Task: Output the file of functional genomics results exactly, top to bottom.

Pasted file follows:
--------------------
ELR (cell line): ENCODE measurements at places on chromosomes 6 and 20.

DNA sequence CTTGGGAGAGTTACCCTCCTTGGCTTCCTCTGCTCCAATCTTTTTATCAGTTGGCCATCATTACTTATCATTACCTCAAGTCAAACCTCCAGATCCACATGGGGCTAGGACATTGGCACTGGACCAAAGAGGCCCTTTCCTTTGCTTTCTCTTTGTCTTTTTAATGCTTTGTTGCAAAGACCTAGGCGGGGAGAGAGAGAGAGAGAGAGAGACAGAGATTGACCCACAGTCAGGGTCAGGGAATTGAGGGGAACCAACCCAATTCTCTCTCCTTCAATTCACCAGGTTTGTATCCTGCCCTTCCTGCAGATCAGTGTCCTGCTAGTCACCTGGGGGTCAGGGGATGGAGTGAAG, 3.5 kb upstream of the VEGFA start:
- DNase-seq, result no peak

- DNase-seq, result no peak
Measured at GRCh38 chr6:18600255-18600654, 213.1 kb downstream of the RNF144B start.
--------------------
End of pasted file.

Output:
ELR (cell line): ENCODE measurements at places on chromosomes 6 and 20.

DNA sequence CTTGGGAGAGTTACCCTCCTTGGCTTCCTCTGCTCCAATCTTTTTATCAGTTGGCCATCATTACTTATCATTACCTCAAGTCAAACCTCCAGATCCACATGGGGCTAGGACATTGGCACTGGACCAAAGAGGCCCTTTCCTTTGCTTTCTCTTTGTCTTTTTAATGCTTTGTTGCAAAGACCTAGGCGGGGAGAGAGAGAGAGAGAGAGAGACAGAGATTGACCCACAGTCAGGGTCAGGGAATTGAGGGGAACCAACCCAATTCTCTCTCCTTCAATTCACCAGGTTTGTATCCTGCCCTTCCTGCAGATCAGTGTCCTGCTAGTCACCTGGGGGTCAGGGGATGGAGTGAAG, 3.5 kb upstream of the VEGFA start:
- DNase-seq, result no peak

- DNase-seq, result no peak
Measured at GRCh38 chr6:18600255-18600654, 213.1 kb downstream of the RNF144B start.